Resource Details


United Kingdom National Guidelines On HIV Testing 2006

Author(s)K E Rogstad; A Palfreeman; G Rooney; G Hart; R Lowbury; P Mortimer; P Carter; S Jarrett; E Stewart; J Summerside from the Clinical Effectiveness Group; British Association of Sexual Health and HIV
AbstractThe main objective of these guidelines is to reduce the number of undiagnosed HIV infections in patients visiting Genitourinary Medicine (GUM) Clinics. Allowing the opportunity for improvement in the health and well-being of individuals through access to medicines; improvement in the Public Health from the expected reduction in onward transmission; and patient empowerment in knowing their status.

Recent estimates suggest that there are an estimated 58300 people living with an HIV infection in the UK, of whom 19700 remain undiagnosed. The National Strategy for Sexual Health and HIV has set HIV testing targets for GUM services: to offer HIV testing to all GUM clinic attendees by the end of 2004 with a view to increasing the uptake to those offered it to 40% by the end of 2004 and to 60% by the end of 2007. By the end of 2007 it is hoped that the number of previously undiagnosed HIV positive people attending clinics is reduced by 50%.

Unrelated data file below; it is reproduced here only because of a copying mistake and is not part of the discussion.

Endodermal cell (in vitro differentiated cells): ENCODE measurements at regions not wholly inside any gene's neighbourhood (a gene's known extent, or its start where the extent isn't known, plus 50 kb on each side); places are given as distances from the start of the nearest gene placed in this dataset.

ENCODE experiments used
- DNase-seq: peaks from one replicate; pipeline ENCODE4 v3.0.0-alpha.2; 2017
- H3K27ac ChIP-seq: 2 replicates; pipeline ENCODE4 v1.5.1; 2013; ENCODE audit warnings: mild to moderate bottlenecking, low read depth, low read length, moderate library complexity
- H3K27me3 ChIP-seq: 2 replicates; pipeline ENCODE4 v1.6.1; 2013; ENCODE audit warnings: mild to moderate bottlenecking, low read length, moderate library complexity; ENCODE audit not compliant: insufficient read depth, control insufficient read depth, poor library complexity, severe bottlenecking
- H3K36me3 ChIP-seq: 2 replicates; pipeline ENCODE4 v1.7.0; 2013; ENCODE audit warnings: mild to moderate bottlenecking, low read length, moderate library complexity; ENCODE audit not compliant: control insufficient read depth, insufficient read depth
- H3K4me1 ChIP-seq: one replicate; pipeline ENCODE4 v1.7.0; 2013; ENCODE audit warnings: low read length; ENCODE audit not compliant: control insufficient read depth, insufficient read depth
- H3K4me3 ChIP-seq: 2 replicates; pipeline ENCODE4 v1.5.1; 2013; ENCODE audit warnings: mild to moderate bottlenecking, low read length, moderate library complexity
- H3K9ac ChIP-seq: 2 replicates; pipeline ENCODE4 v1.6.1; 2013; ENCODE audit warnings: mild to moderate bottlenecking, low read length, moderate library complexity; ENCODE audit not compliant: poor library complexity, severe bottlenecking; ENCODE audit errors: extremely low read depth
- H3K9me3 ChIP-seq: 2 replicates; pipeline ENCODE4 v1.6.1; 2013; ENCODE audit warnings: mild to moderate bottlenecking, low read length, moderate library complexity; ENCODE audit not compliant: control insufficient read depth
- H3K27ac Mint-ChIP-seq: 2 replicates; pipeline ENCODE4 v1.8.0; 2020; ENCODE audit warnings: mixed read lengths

These guidelines offer recommendations on:
• When to test for HIV
• How to test for HIV
• Pre-test discussion, informed consent and confidentiality
• Insurance issues
• Methods to increase the uptake of testing
• Methods of giving results

They should enable health care professionals, who are considering offering HIV testing to their patients, to obtain informed consent after providing appropriate information. It is aimed primarily at people aged 16 years or older (see specific guidelines for those under 16) presenting to health care professionals working in GUM departments within the United Kingdom. However, the recommendations should prove useful across similar settings, including general practice and general medicine.

The recommendations in this guideline may not be appropriate for use in all clinical situations. Decisions to follow these recommendations must be based on the professional judgement of the clinician, consideration of individual patient circumstances and available resources.
Date of publishing06/01/2006
Date of last review by us08/16/2007
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